By Pete duPont
A year ago the Waxman-Markey energy regulation bill passed the House. Now before the Senate is the Kerry-Lieberman energy regulation bill, which includes many of the same damaging provisions–government control of many aspects of energy generation, distribution and prices.The debate on this bill is of course colored and influenced by the Deepwater Horizon drilling rig explosion, fire and collapse in the Gulf of Mexico on April 20.
In response, the federal government has suspended drilling deeper than 500 feet in the Gulf for six months, suspended exploratory drilling off Alaska’s coast and canceled oil leases off the coast of Virginia and in the Gulf–significant decisions that will reduce our oil supplies in the years ahead. All work has been suspended on 33 previously inspected and approved Gulf deepwater drilling rigs. Gov. Bobby Jindal of Louisiana reports that will mean 3,000 to 6,000 immediate job losses and perhaps 10,000 more in the months ahead.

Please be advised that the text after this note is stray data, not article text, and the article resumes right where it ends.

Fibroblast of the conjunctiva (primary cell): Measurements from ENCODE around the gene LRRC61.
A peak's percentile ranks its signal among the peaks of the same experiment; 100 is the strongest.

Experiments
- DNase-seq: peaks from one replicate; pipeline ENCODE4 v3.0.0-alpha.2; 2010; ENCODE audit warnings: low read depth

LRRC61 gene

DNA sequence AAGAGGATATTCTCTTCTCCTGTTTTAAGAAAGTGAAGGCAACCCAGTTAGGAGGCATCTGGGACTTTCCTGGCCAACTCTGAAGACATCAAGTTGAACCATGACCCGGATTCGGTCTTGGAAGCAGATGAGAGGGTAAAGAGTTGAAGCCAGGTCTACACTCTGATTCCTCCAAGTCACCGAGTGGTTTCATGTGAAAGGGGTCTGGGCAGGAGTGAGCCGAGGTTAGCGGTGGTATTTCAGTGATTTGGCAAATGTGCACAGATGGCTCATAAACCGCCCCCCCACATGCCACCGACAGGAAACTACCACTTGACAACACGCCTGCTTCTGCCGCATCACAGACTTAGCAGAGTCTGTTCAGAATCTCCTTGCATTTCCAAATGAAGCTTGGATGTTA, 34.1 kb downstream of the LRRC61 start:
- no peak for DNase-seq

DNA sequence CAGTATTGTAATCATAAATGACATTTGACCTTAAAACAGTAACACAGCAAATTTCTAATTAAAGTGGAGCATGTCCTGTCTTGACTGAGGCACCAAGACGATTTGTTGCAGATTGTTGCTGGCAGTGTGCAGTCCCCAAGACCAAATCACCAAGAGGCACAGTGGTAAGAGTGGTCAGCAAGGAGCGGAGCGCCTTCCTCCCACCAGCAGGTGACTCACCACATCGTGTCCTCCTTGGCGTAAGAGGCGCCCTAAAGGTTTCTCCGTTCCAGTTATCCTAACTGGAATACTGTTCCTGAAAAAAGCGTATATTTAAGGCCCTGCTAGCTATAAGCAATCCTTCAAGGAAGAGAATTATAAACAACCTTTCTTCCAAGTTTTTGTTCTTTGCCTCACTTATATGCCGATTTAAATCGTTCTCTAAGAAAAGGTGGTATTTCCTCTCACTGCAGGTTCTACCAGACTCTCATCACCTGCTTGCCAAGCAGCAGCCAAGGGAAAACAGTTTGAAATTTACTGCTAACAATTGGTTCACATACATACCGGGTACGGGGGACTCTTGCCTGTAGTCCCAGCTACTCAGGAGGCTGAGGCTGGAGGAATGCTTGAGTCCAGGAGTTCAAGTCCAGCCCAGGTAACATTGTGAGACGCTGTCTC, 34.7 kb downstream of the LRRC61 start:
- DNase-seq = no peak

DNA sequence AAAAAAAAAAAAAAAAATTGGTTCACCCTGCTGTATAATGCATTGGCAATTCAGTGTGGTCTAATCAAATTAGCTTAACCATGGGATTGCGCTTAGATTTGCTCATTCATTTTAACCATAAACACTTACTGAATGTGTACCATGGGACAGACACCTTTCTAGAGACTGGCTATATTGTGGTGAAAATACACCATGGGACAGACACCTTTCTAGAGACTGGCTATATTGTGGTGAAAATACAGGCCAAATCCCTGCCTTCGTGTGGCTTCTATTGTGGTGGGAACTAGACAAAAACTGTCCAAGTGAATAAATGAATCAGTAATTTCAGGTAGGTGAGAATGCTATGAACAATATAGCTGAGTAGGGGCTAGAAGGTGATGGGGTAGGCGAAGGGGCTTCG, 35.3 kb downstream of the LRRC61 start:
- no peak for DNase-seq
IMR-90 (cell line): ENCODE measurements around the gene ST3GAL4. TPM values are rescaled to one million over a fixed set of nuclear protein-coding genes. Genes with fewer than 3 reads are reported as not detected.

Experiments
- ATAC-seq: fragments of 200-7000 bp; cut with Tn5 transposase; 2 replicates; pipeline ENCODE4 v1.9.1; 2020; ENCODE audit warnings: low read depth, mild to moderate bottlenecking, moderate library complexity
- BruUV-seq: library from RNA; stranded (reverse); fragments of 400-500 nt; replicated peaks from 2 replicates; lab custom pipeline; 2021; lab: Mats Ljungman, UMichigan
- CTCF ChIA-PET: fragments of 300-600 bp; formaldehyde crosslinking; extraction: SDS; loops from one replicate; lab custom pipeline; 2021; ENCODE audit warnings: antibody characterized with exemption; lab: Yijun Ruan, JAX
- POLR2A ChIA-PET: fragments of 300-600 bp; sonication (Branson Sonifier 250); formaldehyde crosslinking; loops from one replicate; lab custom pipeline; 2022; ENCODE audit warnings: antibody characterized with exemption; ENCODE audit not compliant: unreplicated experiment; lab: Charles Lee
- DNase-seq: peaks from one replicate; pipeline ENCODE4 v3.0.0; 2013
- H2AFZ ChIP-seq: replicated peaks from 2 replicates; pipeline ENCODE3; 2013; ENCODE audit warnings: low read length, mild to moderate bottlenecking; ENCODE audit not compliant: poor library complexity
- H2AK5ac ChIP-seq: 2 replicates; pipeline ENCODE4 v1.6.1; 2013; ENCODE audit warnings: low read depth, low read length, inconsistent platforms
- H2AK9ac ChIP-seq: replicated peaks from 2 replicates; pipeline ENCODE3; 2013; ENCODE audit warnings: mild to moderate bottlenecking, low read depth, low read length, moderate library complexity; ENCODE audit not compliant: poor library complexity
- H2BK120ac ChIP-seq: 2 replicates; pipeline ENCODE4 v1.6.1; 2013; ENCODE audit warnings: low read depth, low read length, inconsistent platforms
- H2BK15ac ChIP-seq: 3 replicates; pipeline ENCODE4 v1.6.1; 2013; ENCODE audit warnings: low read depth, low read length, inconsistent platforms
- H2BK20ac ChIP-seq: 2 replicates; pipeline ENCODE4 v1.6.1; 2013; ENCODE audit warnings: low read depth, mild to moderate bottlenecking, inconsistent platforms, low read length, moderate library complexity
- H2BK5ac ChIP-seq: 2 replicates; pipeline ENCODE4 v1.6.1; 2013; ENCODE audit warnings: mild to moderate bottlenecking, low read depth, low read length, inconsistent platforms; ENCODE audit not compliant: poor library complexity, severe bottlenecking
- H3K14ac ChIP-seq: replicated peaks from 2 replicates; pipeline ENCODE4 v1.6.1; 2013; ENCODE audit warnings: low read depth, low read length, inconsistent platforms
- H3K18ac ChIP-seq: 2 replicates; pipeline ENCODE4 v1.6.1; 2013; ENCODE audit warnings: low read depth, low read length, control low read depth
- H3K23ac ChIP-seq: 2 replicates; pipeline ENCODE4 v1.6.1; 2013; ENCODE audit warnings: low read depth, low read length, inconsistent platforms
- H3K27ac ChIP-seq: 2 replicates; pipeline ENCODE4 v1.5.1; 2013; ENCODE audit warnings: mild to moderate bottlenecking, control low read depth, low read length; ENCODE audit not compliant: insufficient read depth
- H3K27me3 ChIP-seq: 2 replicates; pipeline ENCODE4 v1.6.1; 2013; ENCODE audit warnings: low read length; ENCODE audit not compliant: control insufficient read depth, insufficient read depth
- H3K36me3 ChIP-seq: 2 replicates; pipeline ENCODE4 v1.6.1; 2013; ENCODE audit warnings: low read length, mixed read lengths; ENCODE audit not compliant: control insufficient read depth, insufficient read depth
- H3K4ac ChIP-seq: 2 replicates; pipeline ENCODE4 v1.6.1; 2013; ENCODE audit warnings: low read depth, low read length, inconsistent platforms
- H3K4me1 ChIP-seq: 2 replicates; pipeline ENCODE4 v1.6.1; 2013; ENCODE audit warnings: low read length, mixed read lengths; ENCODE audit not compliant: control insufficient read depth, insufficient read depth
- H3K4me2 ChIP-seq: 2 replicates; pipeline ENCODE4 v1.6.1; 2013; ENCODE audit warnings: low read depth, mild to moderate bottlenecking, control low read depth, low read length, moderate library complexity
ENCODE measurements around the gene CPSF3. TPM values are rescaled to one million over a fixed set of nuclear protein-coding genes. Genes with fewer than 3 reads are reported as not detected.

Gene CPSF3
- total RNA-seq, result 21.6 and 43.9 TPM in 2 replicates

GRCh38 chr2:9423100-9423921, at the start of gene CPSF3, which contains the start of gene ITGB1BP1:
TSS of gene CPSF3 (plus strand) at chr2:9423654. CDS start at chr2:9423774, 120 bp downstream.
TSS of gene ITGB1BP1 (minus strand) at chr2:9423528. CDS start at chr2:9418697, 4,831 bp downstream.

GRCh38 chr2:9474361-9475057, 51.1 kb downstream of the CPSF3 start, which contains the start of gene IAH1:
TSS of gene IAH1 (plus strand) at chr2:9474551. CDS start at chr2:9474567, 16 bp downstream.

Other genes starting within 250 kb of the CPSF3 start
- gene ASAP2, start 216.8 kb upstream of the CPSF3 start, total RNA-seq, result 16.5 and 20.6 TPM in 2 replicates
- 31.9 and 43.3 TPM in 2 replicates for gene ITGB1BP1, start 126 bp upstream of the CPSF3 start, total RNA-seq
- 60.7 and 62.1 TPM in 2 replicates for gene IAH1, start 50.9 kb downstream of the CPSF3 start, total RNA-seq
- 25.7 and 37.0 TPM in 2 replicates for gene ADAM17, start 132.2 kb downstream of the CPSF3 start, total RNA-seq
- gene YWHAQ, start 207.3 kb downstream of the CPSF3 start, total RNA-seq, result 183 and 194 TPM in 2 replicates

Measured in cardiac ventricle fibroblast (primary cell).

As noted in The Wall Street Journal earlier this month, beyond jobs there will be significant economic consequences from the shutdowns. According to the Louisiana Mid-Continent Oil and Gas Association, 1,400 jobs will be lost for each platform shut down, for a total of some $330 million a month in lost wages.
So with this current catastrophe influencing our energy policies, where is America going? The Kerry-Lieberman bill is a bit less bad than the Waxman-Markey legislation, but only a bit.